Covering normally refers to songs being performed by other artists, but actual album covers attract their share of impersonators, too. The covered cover: Is it a witty reference, respectful homage or parody? Or is there a deeper meaning behind it?
This album was due. After three studio records, all of which reached the Top 25 in the United Kingdom, Colosseum was now expected to make a crisp live record. This rock-jazz-blues band was famous for its concert performances – improvisation played a particularly important role. Bandleader Jon Hiseman was considered a master of drum solos, Dick Heckstall-Smith a saxophonist with great jazz qualities, singer Chris Farlowe an outspoken stage animal. Dave Greenslade (organ) and Clem Clempson (guitar) were also great soloists. In addition, the Who album Live At Leeds had just proved that a good concert album that defied convention could storm the charts. So it was decided to record some live concerts in the spring of 1971.
After the first recording (in Manchester), the band was initially dissatisfied with itself. But this was mainly due to the fact that the program was practically new and the experience of playing it was still unfamiliar. At any rate, no dissatisfaction was felt among the audience. Later, the musicians of Colosseum decided that this very concert would make up the bulk of the album. It became a double LP with six tracks averaging over eleven minutes in length. Except for “Walking In The Park,” the opener of their debut album, none of the tracks had been heard before on any of the UK studio albums. Two songs – “Rope Ladder To The Moon” and “Lost Angeles” – had at least made it onto the US album The Grass Is Greener in short studio versions. In the live version, however, they had now grown to about three times their original length and possessed a completely new, unleashed character.
The double LP Live was released in June 1971 and was a huge success, doing even better in the charts than the band’s previous studio album. This grandiose concert document seemed to open wide the door to Colosseum’s further career. As early as August, Jon Hiseman put together a special collection of Colosseum’s studio recordings that had been left over in order to keep the band’s enthusiasm alive. But then, in a complete surprise, everything toppled. Farlowe and Clempson, two of the “new” members in the band, seemed to want to leave. And the “old” members suddenly felt exhausted after three years of almost continuous touring. In November 1971, at the height of their popularity, Jon Hiseman announced the end of the band Colosseum. The special collection (The Collectors Colosseum) became a follow-up and obituary.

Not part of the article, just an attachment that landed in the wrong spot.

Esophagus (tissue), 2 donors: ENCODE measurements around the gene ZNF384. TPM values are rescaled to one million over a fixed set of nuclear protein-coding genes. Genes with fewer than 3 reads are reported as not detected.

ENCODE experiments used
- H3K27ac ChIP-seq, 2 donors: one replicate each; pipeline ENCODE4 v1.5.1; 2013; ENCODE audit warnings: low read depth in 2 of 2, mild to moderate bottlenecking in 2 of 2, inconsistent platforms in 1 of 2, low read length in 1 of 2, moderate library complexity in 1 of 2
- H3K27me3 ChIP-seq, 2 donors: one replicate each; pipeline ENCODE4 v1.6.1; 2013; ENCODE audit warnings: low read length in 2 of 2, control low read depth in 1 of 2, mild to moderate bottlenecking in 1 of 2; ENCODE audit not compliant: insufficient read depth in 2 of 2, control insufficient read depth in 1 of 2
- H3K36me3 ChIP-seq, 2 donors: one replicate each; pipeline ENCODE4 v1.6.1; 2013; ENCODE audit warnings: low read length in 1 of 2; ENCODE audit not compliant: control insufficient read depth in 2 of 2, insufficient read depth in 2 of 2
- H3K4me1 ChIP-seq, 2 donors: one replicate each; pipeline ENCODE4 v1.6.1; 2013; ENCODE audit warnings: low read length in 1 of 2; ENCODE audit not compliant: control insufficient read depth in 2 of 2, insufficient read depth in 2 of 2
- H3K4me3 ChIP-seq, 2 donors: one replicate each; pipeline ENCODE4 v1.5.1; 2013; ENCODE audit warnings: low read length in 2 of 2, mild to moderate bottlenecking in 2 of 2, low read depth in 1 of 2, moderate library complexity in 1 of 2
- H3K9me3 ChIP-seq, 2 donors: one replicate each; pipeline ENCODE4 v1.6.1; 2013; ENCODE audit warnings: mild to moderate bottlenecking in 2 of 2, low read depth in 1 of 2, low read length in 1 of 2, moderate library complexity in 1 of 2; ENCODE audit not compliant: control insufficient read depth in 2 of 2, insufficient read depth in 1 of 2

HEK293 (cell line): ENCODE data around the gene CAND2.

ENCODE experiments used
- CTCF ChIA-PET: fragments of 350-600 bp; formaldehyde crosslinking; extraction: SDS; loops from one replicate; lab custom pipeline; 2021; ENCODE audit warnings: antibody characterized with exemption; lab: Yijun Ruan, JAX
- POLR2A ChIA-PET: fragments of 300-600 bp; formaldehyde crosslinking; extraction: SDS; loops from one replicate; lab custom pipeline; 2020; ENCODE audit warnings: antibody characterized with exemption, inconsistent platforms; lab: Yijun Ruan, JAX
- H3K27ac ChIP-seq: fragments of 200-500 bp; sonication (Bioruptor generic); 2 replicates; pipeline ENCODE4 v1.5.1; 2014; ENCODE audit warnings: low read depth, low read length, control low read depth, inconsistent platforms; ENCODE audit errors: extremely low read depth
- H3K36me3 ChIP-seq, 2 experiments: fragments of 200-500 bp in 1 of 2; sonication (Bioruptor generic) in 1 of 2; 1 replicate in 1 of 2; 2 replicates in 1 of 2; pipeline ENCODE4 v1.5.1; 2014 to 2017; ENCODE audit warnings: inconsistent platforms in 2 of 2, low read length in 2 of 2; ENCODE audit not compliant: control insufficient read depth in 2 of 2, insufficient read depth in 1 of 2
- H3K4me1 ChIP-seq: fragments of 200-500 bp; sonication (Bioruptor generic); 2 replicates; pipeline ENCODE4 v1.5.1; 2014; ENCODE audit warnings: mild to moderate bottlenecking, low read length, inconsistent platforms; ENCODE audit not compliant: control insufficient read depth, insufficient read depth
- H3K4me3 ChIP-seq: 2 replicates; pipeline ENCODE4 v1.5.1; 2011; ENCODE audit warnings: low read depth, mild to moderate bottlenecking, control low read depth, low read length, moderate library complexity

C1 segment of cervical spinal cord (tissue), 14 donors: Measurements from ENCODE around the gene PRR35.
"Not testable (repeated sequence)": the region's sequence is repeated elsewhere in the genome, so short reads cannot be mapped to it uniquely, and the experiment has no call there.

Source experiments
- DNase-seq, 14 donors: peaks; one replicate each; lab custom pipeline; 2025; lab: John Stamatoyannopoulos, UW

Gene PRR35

To this day, Colosseum’s double LP is a diamond of rock history – one of the best, most independent, most explosive live albums of all genres. The sudden end of the band seemed somehow tragic in view of this album and increased even more the legendary status of the record. Even the idiosyncratic album cover became outright iconic – people were looking for symbolic, explanatory meanings in the jumping-up figure, the red lettering, the white wall. Keith MacMillan (artist name: Keef) had designed the album cover, a highly regarded cover designer at the time. The album cover for Colosseum’s Valentyne Suite had been his first work for the Vertigo label. He was also responsible for album covers for Beggars Opera, Black Sabbath, David Bowie, Manfred Mann, Rod Stewart – in total “more than 1000 covers”, as he claimed. Later, he produced music videos.
But there is no question: a band with the energy and originality of Colosseum never completely disappears. It remains in the memory, it leaves traces, it glows after. A few years later, bandleader Jon Hiseman founded Colosseum II, which at times was one of the best jazz rock bands in Europe. And 23 (!) years after the breakup of Colosseum, even the “classic” lineup from 1971 got back together and made several albums. Lastly, drummer Jon Hiseman was still with JCM, quasi the core rhythm trio of Colosseum – with Clem Clempson (guitar) and Mark Clarke (bass). Another JCM album was already in the planning stages when Jon Hiseman died in 2018. By then, the trio had just begun to expand to its old Colosseum strength. And because Clem Clempson understood Hiseman’s last will to mean that they should continue on this path, Colosseum was indeed reborn in 2020. Sadly, a Colosseum without “Mr. Colosseum.”
Clem Clempson, the guitarist, now holds the reins. “I’ve been wondering how much fun it is for me to play the old Colosseum songs again. And I love the saxophone. Sometimes I get tired of having to play a guitar solo in every song – so it’s nice to have another solo instrument. It takes a little bit of pressure off.” The new 2021 Colosseum lineup still includes three members of the 1971 band: Clempson, Farlowe and Clarke. For the cover of the album Restoration, of course, they went back to the record from 50 years ago – the iconic, grandiose, tragic live album and the image motif of the figure jumping up. Of course, it was Clem Clempson who gave the inspiration for the new cover. His guitar riffs and guitar solos are also by far the strongest thing on Restoration.